Serum Hemoglobin


Serum free hemoglobin is a blood test that measures the level of free hemoglobin in the liquid part of the blood (the serum). Free hemoglobin is the hemoglobin outside of the red blood cells. Most of the hemoglobin is found inside the red blood cells, not in the serum. Hemoglobin carries oxygen in the blood.

Alternative Names

Blood hemoglobin; Serum hemoglobin; Hemolytic anemia - free hemoglobin

How the Test is Performed

A blood sample is needed.

How to Prepare for the Test

No preparation is necessary.

How the Test will Feel

When the needle is inserted to draw blood, some people feel moderate pain. Others feel only a prick or stinging. Afterward, there may be some throbbing or a slight bruise. This soon goes away.

Why the Test is Performed

Hemoglobin (Hb) is the main component of red blood cells. It is a protein that carries oxygen. This test is done to diagnose or monitor how severe hemolytic anemia is. This is a disorder in which a low red blood cell count is caused by the abnormal breakdown of red blood cells.

Normal Results

Plasma or serum in someone who does not have hemolytic anemia may contain up to 5 milligrams per deciliter (mg/dL) or 0.05 grams per liter (g/L) hemoglobin.

Normal value ranges may vary slightly among different laboratories. Some labs use different measurements or may test different samples. Talk to your health care provider about the meaning of your specific test results.

What Abnormal Results Mean

A higher-than-normal level may indicate:

  • A hemolytic anemia
  • Condition in which red blood cells break down when the body is exposed to certain drugs or the stress of infection (G6PD deficiency)
  • Low red blood cell count due to red blood cells breaking down sooner than normal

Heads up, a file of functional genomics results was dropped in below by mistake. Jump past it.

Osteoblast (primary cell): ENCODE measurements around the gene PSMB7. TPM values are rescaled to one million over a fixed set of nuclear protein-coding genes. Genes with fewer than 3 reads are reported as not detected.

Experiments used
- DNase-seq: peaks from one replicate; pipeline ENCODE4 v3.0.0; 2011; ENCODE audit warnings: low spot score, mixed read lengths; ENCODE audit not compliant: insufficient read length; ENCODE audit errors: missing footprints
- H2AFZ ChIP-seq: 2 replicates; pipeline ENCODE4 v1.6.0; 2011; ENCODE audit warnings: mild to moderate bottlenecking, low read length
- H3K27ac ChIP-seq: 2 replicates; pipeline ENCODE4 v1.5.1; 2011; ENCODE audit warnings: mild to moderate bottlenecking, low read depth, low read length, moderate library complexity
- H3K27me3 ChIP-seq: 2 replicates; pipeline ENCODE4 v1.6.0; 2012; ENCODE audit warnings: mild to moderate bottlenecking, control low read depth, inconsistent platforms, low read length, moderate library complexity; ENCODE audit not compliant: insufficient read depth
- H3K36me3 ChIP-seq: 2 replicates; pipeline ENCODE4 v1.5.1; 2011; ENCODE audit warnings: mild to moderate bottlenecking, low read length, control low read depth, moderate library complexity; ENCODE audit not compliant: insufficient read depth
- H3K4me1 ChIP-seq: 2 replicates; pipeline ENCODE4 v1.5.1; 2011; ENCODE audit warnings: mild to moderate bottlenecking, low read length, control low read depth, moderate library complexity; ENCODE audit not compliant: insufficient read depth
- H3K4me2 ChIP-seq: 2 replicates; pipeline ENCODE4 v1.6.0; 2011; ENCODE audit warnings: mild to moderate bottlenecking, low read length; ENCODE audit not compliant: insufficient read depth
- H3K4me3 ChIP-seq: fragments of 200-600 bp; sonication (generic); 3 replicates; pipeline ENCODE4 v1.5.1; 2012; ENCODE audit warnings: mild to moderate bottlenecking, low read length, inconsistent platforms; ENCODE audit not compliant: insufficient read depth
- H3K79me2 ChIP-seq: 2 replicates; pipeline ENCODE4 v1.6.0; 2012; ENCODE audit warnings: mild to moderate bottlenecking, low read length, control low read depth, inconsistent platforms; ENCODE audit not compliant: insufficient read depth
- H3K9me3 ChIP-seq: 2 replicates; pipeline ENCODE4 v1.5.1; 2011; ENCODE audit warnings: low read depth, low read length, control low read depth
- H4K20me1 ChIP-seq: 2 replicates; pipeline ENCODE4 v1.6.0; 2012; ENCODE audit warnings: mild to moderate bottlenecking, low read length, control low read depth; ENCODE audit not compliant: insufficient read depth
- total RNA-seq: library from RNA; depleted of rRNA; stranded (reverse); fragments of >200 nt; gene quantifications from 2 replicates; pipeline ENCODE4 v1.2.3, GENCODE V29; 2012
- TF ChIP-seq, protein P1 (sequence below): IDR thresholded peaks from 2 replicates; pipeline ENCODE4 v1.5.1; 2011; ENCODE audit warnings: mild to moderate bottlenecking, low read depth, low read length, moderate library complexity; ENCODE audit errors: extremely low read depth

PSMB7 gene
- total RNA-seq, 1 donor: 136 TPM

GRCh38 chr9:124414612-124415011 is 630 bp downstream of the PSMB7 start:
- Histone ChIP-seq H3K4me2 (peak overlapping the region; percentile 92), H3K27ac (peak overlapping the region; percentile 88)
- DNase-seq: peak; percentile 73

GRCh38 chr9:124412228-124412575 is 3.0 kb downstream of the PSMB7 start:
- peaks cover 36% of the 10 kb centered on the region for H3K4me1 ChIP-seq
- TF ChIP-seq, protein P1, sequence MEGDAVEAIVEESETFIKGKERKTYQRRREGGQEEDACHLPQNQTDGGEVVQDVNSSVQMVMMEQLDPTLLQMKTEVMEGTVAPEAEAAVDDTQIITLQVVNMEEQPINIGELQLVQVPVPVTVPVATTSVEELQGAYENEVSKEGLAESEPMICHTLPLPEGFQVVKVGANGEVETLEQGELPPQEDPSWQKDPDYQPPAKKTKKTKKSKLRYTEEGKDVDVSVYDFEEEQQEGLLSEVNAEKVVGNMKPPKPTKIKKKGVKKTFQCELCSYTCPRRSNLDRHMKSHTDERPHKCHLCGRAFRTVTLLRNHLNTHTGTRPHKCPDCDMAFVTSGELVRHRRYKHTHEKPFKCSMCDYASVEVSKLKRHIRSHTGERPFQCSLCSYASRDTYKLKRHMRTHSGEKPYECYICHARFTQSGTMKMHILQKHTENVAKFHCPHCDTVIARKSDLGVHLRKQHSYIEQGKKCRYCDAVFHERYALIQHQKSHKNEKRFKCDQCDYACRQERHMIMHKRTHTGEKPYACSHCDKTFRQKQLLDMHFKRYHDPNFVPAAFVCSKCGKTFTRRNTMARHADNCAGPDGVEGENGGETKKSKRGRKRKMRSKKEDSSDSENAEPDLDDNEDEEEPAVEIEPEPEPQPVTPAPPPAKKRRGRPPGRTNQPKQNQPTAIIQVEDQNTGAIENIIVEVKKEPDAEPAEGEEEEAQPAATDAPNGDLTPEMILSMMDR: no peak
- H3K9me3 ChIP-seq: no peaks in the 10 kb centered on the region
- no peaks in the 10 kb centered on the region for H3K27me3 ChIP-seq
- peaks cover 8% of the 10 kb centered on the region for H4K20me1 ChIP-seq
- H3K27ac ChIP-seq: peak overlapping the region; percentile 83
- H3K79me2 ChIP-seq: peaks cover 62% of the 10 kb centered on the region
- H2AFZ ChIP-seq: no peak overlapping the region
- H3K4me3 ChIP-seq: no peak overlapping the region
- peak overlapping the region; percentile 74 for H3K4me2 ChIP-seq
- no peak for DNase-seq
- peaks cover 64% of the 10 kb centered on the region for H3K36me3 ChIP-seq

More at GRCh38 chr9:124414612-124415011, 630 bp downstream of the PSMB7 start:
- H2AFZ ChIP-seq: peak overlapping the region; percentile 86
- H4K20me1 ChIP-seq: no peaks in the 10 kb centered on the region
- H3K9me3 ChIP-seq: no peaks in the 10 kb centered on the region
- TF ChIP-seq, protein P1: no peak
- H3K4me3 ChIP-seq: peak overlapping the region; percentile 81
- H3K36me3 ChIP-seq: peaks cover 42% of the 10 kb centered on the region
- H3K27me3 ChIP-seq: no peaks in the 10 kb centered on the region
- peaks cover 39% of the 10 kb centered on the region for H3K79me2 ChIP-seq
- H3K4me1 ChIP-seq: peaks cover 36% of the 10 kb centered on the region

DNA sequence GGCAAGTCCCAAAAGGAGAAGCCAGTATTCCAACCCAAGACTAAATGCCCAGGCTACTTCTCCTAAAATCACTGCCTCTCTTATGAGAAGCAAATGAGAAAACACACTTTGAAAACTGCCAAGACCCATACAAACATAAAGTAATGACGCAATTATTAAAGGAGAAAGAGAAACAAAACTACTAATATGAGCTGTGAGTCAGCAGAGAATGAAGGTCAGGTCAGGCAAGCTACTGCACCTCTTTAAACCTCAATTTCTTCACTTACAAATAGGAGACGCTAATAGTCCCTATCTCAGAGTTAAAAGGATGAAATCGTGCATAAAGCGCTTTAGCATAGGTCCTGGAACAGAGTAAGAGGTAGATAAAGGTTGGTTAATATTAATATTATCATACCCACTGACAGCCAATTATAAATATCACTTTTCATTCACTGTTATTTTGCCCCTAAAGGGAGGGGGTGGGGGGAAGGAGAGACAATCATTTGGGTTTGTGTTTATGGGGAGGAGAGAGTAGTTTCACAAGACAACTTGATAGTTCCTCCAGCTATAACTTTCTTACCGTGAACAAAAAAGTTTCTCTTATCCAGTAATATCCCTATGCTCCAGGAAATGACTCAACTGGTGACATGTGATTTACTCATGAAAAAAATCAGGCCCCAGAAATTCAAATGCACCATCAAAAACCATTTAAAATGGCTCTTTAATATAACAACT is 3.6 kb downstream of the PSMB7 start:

• Blood disorder in which red blood cells are destroyed when they go from cold to warm temperatures (paroxysmal cold hemoglobinuria)
  • Sickle cell anemia
  • Disorder in which there is excessive breakdown of hemoglobin (thalassemia)
  • Transfusion reaction


Veins and arteries vary in size from one person to another and from one side of the body to the other. Obtaining a blood sample from some people may be more difficult than from others.

Other risks associated with having blood drawn are slight, but may include:

  • Excessive bleeding
  • Fainting or feeling lightheaded
  • Hematoma (blood buildup under the skin)
  • Infection (a slight risk any time the skin is broken)


Bunn HF. Approach to the anemias. In: Goldman L, Schafer AI, eds. Goldman's Cecil Medicine. 25th ed. Philadelphia, PA: Elsevier Saunders; 2016:chap 158.

Steinberg MH, Benz EJ, Adewoye AH, Ebert BL. Pathobiology of the human erythrocyte and its hemoglobins. In: Hoffman R, Benz EJ Jr, Silberstein LE, Heslop HE, Weitz JI, eds. Hematology: Basic Principles and Practice. 6th ed. Philadelphia, PA: Elsevier Saunders; 2013:chap 31.

Review Date: 2/11/2016

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